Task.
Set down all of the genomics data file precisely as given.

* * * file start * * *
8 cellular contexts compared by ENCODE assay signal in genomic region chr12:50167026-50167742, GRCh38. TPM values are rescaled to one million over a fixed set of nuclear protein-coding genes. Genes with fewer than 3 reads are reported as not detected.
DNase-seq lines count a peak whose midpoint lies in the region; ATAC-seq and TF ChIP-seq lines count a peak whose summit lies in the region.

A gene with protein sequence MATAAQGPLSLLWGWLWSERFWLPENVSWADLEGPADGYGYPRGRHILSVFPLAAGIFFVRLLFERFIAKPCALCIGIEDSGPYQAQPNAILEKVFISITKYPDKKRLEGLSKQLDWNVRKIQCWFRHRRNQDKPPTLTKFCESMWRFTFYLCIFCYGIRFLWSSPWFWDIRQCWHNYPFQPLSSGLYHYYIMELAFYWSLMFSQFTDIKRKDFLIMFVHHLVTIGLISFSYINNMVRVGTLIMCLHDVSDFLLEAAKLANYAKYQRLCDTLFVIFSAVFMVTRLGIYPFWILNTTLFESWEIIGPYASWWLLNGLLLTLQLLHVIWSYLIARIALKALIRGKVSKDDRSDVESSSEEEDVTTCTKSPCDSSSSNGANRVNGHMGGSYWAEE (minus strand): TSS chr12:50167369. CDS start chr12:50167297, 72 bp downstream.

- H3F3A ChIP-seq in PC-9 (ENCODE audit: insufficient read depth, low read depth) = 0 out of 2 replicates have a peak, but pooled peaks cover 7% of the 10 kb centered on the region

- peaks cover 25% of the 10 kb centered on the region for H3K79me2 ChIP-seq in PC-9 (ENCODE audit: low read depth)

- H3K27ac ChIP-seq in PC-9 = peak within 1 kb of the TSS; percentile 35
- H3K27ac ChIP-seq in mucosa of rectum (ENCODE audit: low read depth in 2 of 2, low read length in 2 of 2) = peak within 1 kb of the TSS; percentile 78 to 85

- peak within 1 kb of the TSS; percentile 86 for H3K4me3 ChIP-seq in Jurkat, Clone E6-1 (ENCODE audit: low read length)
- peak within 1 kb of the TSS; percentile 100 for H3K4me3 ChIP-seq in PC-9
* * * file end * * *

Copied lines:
8 cellular contexts compared by ENCODE assay signal in genomic region chr12:50167026-50167742, GRCh38. TPM values are rescaled to one million over a fixed set of nuclear protein-coding genes. Genes with fewer than 3 reads are reported as not detected.
DNase-seq lines count a peak whose midpoint lies in the region; ATAC-seq and TF ChIP-seq lines count a peak whose summit lies in the region.

A gene with protein sequence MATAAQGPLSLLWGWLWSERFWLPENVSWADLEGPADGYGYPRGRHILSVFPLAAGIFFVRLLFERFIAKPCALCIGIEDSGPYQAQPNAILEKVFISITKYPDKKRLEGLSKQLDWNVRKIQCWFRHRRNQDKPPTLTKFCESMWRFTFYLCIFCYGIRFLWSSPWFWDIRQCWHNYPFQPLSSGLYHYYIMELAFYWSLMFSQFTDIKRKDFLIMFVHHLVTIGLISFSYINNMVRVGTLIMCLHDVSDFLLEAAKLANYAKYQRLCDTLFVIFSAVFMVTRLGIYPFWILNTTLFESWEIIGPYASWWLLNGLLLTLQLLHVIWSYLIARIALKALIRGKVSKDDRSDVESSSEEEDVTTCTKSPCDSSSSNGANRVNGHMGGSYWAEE (minus strand): TSS chr12:50167369. CDS start chr12:50167297, 72 bp downstream.

- H3F3A ChIP-seq in PC-9 (ENCODE audit: insufficient read depth, low read depth) = 0 out of 2 replicates have a peak, but pooled peaks cover 7% of the 10 kb centered on the region

- peaks cover 25% of the 10 kb centered on the region for H3K79me2 ChIP-seq in PC-9 (ENCODE audit: low read depth)

- H3K27ac ChIP-seq in PC-9 = peak within 1 kb of the TSS; percentile 35
- H3K27ac ChIP-seq in mucosa of rectum (ENCODE audit: low read depth in 2 of 2, low read length in 2 of 2) = peak within 1 kb of the TSS; percentile 78 to 85

- peak within 1 kb of the TSS; percentile 86 for H3K4me3 ChIP-seq in Jurkat, Clone E6-1 (ENCODE audit: low read length)
- peak within 1 kb of the TSS; percentile 100 for H3K4me3 ChIP-seq in PC-9